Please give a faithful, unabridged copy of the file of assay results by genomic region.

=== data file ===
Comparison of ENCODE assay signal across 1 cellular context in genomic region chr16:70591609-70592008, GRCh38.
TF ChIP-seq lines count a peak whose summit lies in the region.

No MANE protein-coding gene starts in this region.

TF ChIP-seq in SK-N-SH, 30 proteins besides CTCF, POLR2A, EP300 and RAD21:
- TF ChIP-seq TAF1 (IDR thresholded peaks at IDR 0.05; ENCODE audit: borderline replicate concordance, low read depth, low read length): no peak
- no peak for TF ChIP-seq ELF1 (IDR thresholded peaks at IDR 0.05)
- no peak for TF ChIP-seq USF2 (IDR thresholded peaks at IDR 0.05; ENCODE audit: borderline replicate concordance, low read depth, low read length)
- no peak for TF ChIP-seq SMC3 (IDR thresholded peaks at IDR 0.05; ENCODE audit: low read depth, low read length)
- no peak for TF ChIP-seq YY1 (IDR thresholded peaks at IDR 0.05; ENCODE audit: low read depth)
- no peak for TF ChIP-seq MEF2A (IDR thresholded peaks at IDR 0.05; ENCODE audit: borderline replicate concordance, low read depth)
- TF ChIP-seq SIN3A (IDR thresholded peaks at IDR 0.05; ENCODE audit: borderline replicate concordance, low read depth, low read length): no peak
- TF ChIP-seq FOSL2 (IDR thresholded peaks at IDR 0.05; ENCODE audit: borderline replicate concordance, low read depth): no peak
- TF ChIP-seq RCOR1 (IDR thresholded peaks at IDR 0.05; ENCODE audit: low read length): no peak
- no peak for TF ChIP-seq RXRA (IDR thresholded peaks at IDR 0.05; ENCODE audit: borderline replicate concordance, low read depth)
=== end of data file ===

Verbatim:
Comparison of ENCODE assay signal across 1 cellular context in genomic region chr16:70591609-70592008, GRCh38.
TF ChIP-seq lines count a peak whose summit lies in the region.

No MANE protein-coding gene starts in this region.

TF ChIP-seq in SK-N-SH, 30 proteins besides CTCF, POLR2A, EP300 and RAD21:
- TF ChIP-seq TAF1 (IDR thresholded peaks at IDR 0.05; ENCODE audit: borderline replicate concordance, low read depth, low read length): no peak
- no peak for TF ChIP-seq ELF1 (IDR thresholded peaks at IDR 0.05)
- no peak for TF ChIP-seq USF2 (IDR thresholded peaks at IDR 0.05; ENCODE audit: borderline replicate concordance, low read depth, low read length)
- no peak for TF ChIP-seq SMC3 (IDR thresholded peaks at IDR 0.05; ENCODE audit: low read depth, low read length)
- no peak for TF ChIP-seq YY1 (IDR thresholded peaks at IDR 0.05; ENCODE audit: low read depth)
- no peak for TF ChIP-seq MEF2A (IDR thresholded peaks at IDR 0.05; ENCODE audit: borderline replicate concordance, low read depth)
- TF ChIP-seq SIN3A (IDR thresholded peaks at IDR 0.05; ENCODE audit: borderline replicate concordance, low read depth, low read length): no peak
- TF ChIP-seq FOSL2 (IDR thresholded peaks at IDR 0.05; ENCODE audit: borderline replicate concordance, low read depth): no peak
- TF ChIP-seq RCOR1 (IDR thresholded peaks at IDR 0.05; ENCODE audit: low read length): no peak
- no peak for TF ChIP-seq RXRA (IDR thresholded peaks at IDR 0.05; ENCODE audit: borderline replicate concordance, low read depth)